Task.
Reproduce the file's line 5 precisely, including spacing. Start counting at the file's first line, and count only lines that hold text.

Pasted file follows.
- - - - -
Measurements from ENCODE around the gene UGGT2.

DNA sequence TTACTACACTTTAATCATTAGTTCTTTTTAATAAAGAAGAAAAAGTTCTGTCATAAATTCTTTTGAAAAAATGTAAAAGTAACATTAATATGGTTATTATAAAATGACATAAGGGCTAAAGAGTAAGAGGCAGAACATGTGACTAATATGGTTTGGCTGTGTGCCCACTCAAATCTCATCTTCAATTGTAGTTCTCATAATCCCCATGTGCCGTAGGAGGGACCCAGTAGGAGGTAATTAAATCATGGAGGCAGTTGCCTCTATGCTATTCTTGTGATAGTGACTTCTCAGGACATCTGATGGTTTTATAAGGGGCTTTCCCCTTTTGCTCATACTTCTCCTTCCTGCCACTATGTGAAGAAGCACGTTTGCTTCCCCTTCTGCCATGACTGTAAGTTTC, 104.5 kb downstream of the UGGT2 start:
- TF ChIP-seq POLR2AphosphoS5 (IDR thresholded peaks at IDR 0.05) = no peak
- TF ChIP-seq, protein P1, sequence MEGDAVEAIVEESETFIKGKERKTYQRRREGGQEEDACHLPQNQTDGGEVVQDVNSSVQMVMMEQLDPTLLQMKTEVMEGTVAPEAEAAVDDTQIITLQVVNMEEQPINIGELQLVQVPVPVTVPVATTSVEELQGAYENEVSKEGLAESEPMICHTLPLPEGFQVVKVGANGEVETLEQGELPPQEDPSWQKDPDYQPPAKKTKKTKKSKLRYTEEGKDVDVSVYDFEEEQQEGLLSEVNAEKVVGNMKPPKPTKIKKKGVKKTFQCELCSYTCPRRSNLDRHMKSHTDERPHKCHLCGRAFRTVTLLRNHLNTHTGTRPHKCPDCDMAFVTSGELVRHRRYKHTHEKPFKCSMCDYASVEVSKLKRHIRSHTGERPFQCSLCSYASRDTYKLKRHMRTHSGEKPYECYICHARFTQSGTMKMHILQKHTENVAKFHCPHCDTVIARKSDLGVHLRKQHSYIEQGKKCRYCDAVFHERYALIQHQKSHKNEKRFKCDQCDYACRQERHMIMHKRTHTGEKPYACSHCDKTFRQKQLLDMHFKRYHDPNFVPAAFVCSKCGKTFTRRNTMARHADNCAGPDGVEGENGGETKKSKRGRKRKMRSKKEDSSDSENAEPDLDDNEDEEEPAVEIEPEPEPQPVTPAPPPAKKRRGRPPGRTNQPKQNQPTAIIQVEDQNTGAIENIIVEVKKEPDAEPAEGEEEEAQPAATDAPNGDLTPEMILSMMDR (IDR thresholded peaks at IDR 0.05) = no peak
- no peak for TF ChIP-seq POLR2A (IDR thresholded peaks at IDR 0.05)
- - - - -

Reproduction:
- no peak for TF ChIP-seq POLR2A (IDR thresholded peaks at IDR 0.05)